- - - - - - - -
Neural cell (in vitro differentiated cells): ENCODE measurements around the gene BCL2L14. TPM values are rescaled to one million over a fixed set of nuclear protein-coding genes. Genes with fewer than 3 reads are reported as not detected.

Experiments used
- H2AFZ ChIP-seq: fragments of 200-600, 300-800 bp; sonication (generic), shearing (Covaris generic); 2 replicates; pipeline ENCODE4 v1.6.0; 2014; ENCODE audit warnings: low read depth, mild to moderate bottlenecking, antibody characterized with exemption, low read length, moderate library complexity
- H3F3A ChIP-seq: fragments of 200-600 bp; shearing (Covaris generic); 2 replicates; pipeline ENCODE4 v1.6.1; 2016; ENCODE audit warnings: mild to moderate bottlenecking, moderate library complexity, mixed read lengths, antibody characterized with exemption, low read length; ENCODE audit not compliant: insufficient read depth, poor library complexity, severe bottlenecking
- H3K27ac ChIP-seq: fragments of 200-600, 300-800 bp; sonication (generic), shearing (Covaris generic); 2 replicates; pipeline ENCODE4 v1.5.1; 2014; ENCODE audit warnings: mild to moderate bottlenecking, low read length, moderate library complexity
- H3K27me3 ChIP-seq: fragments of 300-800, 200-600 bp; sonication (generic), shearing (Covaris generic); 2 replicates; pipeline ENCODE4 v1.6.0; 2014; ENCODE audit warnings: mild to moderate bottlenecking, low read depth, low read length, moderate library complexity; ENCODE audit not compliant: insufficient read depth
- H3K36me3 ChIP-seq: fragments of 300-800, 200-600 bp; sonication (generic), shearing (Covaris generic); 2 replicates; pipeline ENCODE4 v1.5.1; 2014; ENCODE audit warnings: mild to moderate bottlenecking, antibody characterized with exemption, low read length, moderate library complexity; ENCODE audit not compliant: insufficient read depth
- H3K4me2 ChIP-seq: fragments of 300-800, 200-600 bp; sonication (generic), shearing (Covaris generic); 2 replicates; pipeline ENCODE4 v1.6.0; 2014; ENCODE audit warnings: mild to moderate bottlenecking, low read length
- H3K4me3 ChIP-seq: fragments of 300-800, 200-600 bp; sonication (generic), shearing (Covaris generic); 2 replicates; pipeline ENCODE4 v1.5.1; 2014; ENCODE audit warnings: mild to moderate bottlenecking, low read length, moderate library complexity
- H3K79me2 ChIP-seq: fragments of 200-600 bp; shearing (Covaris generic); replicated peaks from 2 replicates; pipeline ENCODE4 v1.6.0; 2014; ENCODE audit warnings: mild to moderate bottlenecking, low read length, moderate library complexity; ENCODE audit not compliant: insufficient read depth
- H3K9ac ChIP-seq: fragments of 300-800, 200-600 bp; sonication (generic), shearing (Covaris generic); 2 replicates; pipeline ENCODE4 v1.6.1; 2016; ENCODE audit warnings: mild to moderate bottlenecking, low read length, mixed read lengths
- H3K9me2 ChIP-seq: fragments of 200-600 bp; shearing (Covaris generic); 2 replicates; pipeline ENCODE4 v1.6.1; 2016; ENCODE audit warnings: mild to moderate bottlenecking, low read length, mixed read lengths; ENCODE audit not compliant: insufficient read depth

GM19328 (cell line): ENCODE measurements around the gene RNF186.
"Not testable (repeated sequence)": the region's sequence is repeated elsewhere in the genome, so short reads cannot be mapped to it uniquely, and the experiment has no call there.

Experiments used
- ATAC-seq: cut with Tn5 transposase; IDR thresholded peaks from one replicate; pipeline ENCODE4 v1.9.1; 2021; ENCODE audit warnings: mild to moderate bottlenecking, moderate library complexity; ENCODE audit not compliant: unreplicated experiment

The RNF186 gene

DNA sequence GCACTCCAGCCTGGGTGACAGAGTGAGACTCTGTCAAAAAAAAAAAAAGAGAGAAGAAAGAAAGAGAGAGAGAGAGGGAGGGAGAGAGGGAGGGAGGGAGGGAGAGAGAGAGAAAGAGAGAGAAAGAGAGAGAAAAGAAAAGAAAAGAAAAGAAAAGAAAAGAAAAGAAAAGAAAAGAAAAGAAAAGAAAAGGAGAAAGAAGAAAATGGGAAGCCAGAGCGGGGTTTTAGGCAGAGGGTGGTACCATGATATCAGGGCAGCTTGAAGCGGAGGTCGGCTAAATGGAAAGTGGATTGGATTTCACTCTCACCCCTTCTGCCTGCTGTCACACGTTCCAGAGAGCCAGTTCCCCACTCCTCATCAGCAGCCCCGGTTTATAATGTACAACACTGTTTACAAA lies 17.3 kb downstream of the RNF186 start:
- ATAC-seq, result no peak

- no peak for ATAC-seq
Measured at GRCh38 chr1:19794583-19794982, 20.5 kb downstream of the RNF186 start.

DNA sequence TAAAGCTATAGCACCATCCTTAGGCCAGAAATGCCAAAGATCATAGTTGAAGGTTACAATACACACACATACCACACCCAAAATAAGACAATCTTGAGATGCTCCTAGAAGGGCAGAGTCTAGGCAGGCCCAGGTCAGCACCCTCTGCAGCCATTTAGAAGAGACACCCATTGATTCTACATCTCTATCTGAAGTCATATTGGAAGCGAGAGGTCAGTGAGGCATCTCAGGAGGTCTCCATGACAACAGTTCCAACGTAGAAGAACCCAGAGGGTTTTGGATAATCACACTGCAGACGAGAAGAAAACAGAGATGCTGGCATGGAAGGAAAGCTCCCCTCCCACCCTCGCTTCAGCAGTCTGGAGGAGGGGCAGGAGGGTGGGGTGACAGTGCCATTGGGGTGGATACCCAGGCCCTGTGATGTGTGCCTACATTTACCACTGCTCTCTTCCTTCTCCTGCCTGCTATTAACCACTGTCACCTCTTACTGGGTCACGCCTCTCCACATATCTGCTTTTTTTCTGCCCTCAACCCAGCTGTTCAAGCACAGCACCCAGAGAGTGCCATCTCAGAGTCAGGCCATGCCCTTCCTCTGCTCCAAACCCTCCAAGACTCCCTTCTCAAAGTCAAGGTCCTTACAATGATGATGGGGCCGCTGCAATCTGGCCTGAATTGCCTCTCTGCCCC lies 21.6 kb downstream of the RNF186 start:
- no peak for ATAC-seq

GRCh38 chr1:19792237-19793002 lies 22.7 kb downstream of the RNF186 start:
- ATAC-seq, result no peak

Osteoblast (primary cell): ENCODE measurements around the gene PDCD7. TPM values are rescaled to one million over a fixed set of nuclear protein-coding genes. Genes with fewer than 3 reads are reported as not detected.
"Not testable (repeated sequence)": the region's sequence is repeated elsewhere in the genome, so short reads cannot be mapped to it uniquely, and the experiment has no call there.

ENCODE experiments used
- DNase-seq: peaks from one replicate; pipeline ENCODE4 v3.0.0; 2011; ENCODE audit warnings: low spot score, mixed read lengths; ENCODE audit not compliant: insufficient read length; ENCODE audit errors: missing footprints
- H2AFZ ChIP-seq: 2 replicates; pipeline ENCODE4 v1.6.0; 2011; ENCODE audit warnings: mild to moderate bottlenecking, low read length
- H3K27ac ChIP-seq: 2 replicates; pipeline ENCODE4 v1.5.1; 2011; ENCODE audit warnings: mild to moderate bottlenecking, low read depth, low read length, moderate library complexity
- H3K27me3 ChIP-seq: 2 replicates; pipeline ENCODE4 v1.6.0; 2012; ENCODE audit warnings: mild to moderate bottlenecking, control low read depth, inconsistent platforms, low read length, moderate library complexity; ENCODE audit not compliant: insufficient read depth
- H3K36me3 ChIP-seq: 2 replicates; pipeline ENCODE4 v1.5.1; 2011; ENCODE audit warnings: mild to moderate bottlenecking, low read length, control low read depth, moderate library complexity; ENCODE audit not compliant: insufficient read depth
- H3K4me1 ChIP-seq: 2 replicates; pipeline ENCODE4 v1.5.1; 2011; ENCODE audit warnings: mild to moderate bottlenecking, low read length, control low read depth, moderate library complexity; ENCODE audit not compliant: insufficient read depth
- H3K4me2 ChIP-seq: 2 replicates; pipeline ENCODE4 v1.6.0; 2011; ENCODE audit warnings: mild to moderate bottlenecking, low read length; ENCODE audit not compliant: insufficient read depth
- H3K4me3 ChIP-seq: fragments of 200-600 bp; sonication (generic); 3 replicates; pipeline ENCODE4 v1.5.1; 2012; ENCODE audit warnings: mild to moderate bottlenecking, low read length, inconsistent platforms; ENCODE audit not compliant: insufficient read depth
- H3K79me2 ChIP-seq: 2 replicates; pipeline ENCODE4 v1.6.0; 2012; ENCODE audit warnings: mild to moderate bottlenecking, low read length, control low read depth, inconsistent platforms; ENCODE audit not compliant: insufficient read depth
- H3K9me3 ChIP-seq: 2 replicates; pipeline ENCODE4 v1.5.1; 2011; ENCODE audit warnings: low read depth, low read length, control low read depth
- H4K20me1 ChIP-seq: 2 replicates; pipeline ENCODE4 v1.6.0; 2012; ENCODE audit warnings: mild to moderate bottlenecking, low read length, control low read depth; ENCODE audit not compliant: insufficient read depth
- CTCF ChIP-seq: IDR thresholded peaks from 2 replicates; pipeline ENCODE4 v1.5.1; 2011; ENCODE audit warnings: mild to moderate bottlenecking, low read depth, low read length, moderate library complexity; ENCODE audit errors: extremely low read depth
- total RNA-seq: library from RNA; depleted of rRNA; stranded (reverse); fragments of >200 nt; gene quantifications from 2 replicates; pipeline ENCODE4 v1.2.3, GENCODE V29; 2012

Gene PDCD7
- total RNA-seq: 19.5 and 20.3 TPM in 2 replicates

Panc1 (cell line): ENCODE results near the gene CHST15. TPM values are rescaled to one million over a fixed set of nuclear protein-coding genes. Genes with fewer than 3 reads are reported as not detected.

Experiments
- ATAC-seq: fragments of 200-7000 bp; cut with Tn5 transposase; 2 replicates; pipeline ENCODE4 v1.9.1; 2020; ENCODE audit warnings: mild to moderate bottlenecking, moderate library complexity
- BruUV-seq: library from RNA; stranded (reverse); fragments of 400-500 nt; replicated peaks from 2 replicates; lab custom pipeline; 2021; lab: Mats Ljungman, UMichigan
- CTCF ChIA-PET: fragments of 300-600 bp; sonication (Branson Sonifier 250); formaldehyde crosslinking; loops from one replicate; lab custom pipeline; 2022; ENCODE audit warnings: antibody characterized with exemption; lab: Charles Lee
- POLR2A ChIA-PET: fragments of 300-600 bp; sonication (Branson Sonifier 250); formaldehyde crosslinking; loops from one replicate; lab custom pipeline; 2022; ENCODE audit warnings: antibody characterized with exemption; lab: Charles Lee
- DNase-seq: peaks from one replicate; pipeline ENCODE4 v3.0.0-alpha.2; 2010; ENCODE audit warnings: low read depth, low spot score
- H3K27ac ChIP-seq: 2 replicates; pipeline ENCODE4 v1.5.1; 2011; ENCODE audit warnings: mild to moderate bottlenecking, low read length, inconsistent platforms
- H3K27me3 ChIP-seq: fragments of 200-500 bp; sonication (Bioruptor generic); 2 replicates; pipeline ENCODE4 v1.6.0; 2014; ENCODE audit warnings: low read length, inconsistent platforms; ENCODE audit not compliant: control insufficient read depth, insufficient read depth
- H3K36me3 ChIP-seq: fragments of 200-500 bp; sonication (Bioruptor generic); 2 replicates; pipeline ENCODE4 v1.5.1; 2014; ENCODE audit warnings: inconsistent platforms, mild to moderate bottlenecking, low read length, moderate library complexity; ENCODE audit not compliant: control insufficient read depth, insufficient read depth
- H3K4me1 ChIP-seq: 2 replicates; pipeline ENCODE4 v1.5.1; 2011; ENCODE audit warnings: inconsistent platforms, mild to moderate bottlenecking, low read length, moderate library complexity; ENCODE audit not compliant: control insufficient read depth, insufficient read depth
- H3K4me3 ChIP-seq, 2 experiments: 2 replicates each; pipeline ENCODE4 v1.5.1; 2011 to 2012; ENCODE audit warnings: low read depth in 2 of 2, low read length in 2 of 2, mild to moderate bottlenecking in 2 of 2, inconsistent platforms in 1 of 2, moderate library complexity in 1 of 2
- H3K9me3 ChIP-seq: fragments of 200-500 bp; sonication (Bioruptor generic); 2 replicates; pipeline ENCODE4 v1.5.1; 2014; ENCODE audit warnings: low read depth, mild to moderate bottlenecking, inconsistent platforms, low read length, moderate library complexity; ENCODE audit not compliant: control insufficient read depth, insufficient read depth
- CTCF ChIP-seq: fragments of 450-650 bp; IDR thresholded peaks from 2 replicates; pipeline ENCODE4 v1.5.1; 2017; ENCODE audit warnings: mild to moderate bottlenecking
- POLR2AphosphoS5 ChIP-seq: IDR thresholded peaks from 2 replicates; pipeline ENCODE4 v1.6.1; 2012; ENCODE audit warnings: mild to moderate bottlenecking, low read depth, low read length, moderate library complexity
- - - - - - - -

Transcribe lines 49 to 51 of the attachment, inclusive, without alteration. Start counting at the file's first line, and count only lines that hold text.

- POLR2A ChIA-PET: fragments of 300-600 bp; sonication (Branson Sonifier 250); formaldehyde crosslinking; loops from one replicate; lab custom pipeline; 2022; ENCODE audit warnings: antibody characterized with exemption; lab: Charles Lee
- DNase-seq: peaks from one replicate; pipeline ENCODE4 v3.0.0-alpha.2; 2010; ENCODE audit warnings: low read depth, low spot score
- H3K27ac ChIP-seq: 2 replicates; pipeline ENCODE4 v1.5.1; 2011; ENCODE audit warnings: mild to moderate bottlenecking, low read length, inconsistent platforms